Ten Queen's Counsel appointed in 2021

The  Attorney-General, Hon. David Parker, announced today the appointment of ten new Queen's Counsel. “The criteria for appointment recognise that excellence and leadership in the profession should be viewed through a wider, community lens.  I am pleased to see that the profession continues to make a good contribution to access to justice,” David Parker said.

NZBA President, Paul Radich QC has offered his congratulations to them for their significant achievement in reaching Silk status. 

The new Queen’s Counsel are:

  • Auckland – Lynda Kearns, Stephen McCarthy, Ronald Mansfield, Alan (Fletcher) Pilditch, Davey Salmon, Laura O’Gorman 
  • Wellington – Greg Arthur, Michael Colson, Victoria Heine
  • Christchurch – Kerryn Beaton  

More information about the QCs will be available on our website shortly. The NZBA will hold congratulatory dinners for the call ceremonies for the newly appointed Silks. Members will be advised once call ceremony details are confirmed.

Mr Radich notes that appointment as Queen’s Counsel reflects the applicants’ exceptional qualities as counsel, from legal skills through to leadership in the profession.  “It is important to understand that those who have been selected are exemplars of the qualities that are required: excellence, knowledge of the law, a commitment to improving access to justice, advanced advocacy skills, independence, integrity and leadership.  It is about much more than just the number of years that a barrister has spent in practice.” says Mr Radich.  “The process for appointing Queen’s Counsel has become considerably more robust over the years, and the criteria better defined, reflecting the care with which the final selections are made. There are strong quality controls in place in the interests of the public and the profession.”

Mr Radich notes that there is wide ranging and careful consultation by the Attorney-General. The Bar Association is one of the organisations that is involved. “In our case, our role is assessment – not selection. We have a panel of 14 Silks from throughout Aotearoa New Zealand. They include the most senior male QC holding a practising certificate, and the most senior female criminal silk. The panel checks every one of the eighty plus applications against the regulatory criteria, reads the cases and articles identified in their applications, and then make enquiries of the referees. There are then a series of lengthy meetings with the panel to discuss the applications.”

Mr Radich said that the assessment process is very time consuming as close attention is paid to each of the applications and references are checked.  “Everyone is treated as a contender for the shortlist in round 1 of the assessment process,” he says. “We only start developing a short list after this work – which can take a number of hours for each person.”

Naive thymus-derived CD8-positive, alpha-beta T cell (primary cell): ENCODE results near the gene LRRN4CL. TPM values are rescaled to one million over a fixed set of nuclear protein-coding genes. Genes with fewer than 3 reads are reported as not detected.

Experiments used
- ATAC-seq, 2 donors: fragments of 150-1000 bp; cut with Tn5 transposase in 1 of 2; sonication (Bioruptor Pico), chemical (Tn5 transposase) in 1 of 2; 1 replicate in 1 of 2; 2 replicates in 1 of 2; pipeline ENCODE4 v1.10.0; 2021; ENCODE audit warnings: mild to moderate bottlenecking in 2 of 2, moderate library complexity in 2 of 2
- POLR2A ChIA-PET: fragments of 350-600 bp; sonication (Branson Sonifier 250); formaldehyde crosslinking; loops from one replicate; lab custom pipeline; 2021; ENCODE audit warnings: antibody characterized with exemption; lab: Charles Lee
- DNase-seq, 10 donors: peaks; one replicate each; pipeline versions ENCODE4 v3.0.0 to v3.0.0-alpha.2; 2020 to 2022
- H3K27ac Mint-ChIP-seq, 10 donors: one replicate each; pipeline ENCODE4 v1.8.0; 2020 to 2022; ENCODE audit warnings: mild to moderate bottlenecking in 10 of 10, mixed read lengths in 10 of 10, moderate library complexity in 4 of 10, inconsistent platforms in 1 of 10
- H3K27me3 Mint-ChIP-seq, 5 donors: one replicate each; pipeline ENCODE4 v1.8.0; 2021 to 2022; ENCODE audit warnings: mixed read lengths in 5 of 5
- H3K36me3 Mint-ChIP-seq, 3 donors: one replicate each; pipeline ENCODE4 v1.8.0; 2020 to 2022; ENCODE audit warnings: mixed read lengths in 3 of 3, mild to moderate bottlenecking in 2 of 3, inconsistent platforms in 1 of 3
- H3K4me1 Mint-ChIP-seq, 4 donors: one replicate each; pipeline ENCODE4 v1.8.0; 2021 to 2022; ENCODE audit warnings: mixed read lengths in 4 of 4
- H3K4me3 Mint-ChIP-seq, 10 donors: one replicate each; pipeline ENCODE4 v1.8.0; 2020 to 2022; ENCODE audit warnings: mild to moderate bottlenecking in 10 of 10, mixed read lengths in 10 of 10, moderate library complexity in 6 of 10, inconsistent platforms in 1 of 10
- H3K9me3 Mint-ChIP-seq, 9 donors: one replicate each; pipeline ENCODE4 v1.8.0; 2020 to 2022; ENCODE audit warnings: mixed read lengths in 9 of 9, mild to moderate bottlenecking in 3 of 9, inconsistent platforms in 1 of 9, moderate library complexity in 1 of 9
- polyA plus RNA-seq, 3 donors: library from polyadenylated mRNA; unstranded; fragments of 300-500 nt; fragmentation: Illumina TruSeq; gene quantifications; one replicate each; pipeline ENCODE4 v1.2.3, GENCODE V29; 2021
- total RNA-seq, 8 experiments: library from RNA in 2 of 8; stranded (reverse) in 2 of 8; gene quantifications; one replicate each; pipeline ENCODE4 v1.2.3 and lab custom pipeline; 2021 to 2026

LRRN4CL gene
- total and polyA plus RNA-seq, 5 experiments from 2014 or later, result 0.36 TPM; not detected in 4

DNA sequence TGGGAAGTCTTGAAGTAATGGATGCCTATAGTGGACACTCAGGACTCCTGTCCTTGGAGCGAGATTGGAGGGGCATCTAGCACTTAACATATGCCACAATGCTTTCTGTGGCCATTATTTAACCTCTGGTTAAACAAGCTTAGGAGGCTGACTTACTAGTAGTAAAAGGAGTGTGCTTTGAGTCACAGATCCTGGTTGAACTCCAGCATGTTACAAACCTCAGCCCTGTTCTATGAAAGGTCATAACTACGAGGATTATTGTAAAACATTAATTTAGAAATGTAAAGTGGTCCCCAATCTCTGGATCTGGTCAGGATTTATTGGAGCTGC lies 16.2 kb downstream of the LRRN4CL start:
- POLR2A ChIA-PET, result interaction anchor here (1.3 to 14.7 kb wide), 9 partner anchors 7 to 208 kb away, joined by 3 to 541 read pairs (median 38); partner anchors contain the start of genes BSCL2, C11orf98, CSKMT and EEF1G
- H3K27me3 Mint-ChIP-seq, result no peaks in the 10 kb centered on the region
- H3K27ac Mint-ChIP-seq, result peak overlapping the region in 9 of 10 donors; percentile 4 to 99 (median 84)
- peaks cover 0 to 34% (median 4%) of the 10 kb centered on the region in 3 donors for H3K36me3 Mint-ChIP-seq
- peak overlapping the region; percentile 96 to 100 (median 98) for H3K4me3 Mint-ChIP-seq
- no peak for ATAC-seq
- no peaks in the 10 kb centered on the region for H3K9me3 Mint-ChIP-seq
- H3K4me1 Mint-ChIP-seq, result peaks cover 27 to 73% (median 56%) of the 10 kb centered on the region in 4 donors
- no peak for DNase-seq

The process is also managed carefully to ensure that the applicants are checked by QCS who do not have personal connections or overly close work ties with applicants, and who preferably are not from the same region. The panel does not get to choose who they assess, and panel members are required to identify any conflicts of interest at an early stage. Former Bar Association President, Kate Davenport QC, who oversaw the development of the new assessment process in 2019, noted that the regional switch has been very helpful in ensuring objective views.

Ms Davenport smiles at suggestions that candidates are chosen on the basis of their schools.  “I have no idea what schools they come from,” she says. “Strangely enough, that information is not on their applications and at this level of the profession, as someone who has been in the room, let me tell you that no one cares about high school!”

Ms Davenport also notes that as far as the Bar Association is concerned, there is no gender quota. “Of course, in a perfect world we would have equity and a much higher number of women QCs in the profession. But the assessment process requires the application of statutory criteria and that is what we do.  However, that doesn’t mean that we cannot separately look at how we can bring more diversity to the ranks by mentoring and promoting equitable briefing as part of our membership activities.”

“At the end of our work”, says Mr Radich, “we have created a list of those who are considered to be at QC level. But that does not mean that they will be appointed. Applicants go through a further screening process and the final choice of names and numbers is made by the Attorney-General, in consultation with the Chief Justice.”

The stringent assessment process for applicants has been the Bar Association’s response to claims in the past that there is insufficient transparency in the process. However, there is of course a tension between transparency and protecting the privacy of individuals. “The Bar Association is always conscious that those who apply are entitled to confidentiality. They have authorised us to speak to their referees and the members of our panel all do that. We may go back to the candidate if there are questions, but otherwise, assessments are made by considering carefully the materials identified in the applications. 

The process is objective, thorough and comprehensive.  The time that has invested by each member of the panel reflects the importance of the task and the significance of the decisions that result. We thank them for their hard work.

Again, we are truly delighted by the appointments that have been made today.  It is a real pleasure to see such inspirational people being recognised through the rank.

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